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Plerion Medical: POET Catheter

Team Members:
  • Mackenzie Hall
  • Izabella Samuel
  • Kai Zhang
  • Samuel Weinreb
  • Mariana Bendavit Kleinzweig
  • Daniel Laheru
  • Robert Liddell
  • Richard Burkhart
  • Clifford Weiss
  • Youseph Yazdi
  • Bruce Forsyth


Pancreatic cancer (PC) is the 11th most common cancer in the United States, with an estimated 58,000 new diagnoses a year. This type of cancer has a dismal 5-year survival rate of only about 8%, making it the 3rd leading cause of cancer death and accounting for nearly $1.5 billion dollars a year in healthcare spending for the US. These patients live an average of 3.5 months after their diagnosis if the cancer goes untreated and 8 months if they are able to access good treatment. This meager increase in average survival is a result of the fact that the cancer is often diagnosed at a very late stage and treatment regimens are often ineffective. Treatment for PC includes chemotherapy and/or radiation, but the only potentially curative treatment is surgical resection of the primary tumor. Surgical resectability is based on several factors including the location of the tumor, vascular involvement, and the presence of metastases; based on these factors a tumor may be deemed resectable (20% of patients), metastatic unresectable (50% of patients), or locally advanced (30% of patients). Patients with locally advanced pancreatic cancer (LAPC) are not eligible for surgery due to vascular involvement of pancreatic tumors, and thus, these patients must rely on chemotherapy to downstage their disease. However, both of the first line chemotherapeutics for PC, gemcitabine and FOLFIRINOX, have low efficacies.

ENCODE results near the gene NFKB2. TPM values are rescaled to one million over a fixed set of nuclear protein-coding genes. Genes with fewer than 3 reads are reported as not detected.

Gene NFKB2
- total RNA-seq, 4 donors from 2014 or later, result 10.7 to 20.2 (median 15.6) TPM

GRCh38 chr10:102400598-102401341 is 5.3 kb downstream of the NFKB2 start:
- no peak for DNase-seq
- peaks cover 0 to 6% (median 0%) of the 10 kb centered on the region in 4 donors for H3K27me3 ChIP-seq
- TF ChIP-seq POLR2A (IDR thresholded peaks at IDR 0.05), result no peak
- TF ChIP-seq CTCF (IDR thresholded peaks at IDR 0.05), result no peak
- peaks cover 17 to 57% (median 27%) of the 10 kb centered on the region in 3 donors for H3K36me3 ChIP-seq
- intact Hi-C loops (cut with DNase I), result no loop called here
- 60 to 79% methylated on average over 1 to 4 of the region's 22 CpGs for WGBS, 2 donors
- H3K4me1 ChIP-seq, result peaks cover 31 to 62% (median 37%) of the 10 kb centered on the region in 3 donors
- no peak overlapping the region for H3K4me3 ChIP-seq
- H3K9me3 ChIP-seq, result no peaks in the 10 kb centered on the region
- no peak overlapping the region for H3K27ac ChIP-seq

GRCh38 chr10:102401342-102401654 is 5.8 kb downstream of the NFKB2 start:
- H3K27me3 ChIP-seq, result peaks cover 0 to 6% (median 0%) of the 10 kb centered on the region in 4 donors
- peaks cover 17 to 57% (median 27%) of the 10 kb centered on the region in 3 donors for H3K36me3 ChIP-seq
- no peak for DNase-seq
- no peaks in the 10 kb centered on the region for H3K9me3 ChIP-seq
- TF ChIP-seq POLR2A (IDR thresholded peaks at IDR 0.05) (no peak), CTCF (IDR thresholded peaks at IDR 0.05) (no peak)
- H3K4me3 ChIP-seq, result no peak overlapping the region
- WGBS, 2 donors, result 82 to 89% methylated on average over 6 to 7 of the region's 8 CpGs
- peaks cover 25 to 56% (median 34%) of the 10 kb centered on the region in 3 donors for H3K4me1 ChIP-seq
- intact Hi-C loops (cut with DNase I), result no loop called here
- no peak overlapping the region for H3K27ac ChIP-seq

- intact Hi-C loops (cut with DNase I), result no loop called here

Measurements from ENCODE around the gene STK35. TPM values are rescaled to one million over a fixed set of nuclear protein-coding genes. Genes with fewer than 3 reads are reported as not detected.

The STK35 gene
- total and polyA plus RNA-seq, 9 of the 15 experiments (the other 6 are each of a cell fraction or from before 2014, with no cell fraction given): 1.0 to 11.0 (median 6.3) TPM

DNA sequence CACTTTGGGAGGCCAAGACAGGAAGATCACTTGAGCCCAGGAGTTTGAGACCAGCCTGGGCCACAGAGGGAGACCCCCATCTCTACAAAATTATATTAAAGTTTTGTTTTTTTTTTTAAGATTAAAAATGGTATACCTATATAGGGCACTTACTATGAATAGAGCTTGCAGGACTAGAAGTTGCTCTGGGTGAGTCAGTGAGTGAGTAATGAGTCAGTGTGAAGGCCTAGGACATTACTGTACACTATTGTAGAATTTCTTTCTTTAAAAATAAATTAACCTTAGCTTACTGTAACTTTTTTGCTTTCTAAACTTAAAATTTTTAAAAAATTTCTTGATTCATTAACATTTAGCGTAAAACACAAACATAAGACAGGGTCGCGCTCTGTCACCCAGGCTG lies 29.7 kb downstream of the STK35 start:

The Plerion One Electrochemotherapy (POET) Catheter is an intravascular catheter designed to enhance the efficacies of these pancreatic cancer chemotherapeutics in the parts of the tumor invading and surrounding an artery. Through the process of reversible electroporation of cell membranes, our device selectively increases the susceptibility of cancer cells to systemic chemotherapy, resulting in tumor regression from a major blood vessel and subsequent downstaging. For patients with locally advanced pancreatic cancer, the POET catheter will increase the chances of receiving potentially curative surgery by reducing tumor involvement with important vessels. Unlike systemic chemotherapy alone, our solution will target perivascular tumor components while limiting unwanted side effects. This intervention, delivered by interventional radiologists, will increase the number of LAPC patients who can receive potentially curative surgery and could increase average survival by around 2 years.

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